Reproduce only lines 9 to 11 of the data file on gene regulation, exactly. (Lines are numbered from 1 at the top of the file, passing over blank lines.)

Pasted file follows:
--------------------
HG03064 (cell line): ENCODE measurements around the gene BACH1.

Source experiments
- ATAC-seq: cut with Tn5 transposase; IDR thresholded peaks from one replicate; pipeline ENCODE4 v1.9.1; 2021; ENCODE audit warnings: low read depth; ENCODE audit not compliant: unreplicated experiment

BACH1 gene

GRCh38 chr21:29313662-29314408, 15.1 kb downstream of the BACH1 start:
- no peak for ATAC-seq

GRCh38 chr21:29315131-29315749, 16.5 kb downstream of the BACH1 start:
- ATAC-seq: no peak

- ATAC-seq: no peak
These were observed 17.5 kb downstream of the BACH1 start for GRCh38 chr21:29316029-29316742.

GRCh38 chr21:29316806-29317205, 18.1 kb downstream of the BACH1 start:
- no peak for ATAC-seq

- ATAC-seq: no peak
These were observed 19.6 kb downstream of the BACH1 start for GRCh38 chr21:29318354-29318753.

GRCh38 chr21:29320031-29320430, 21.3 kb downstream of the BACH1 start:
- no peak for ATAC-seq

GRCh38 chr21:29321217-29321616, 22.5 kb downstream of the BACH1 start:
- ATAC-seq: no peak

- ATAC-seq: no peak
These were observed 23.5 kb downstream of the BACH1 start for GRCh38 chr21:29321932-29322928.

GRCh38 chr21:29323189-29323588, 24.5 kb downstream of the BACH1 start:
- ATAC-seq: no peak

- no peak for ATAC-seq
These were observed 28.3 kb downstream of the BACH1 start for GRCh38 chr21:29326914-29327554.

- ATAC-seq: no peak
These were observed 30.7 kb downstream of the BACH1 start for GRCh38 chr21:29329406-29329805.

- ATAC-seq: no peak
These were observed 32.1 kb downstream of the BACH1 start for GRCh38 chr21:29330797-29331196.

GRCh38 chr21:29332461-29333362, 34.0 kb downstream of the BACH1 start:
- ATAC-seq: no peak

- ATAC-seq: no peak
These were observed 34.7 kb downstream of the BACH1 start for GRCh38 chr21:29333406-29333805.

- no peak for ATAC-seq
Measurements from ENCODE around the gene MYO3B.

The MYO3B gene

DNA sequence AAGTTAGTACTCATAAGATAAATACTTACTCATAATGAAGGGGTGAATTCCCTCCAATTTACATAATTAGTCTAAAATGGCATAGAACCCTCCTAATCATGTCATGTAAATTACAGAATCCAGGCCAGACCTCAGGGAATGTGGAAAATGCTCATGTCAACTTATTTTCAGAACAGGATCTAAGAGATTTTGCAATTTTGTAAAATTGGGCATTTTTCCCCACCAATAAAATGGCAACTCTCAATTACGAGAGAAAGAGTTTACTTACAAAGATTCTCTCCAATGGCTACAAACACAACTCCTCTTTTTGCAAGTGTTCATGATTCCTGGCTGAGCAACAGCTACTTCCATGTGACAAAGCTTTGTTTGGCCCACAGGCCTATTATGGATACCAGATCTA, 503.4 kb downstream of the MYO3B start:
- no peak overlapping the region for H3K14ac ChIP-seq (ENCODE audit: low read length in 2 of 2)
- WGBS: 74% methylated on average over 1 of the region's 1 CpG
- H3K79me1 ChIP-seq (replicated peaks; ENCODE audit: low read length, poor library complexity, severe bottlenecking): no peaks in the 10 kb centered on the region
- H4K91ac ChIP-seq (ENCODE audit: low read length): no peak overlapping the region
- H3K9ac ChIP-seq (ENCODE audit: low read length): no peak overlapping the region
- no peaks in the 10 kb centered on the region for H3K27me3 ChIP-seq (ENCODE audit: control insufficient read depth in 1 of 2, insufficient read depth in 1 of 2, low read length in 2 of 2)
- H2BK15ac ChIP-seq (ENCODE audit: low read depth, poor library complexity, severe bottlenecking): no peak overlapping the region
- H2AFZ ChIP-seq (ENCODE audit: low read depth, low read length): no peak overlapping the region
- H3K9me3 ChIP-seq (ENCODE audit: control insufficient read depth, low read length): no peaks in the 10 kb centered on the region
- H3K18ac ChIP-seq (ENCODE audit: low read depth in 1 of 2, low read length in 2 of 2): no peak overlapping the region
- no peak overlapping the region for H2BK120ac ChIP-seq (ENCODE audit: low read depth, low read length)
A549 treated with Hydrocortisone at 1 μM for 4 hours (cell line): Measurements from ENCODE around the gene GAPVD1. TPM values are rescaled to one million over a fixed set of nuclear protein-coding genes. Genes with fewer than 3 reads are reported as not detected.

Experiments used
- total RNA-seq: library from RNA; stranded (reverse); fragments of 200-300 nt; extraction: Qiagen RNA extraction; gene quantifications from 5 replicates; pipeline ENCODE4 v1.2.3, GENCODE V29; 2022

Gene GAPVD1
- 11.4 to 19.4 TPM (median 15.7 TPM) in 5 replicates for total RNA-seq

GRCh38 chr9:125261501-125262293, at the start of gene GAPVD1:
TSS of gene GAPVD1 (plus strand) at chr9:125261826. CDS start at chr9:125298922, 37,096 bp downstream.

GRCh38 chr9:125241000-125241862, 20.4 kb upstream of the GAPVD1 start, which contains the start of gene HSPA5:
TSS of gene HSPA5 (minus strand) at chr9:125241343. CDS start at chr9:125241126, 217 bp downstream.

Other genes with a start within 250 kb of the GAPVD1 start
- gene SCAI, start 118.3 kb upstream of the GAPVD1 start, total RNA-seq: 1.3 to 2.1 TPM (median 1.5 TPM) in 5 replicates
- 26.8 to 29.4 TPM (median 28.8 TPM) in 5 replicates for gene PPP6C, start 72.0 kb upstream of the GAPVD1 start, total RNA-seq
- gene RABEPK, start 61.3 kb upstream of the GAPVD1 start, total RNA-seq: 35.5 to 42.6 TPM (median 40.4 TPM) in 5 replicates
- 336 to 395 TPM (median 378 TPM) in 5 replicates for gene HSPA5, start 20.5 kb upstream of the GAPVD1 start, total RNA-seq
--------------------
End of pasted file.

- ATAC-seq: no peak
These were observed 17.5 kb downstream of the BACH1 start for GRCh38 chr21:29316029-29316742.

GRCh38 chr21:29316806-29317205, 18.1 kb downstream of the BACH1 start: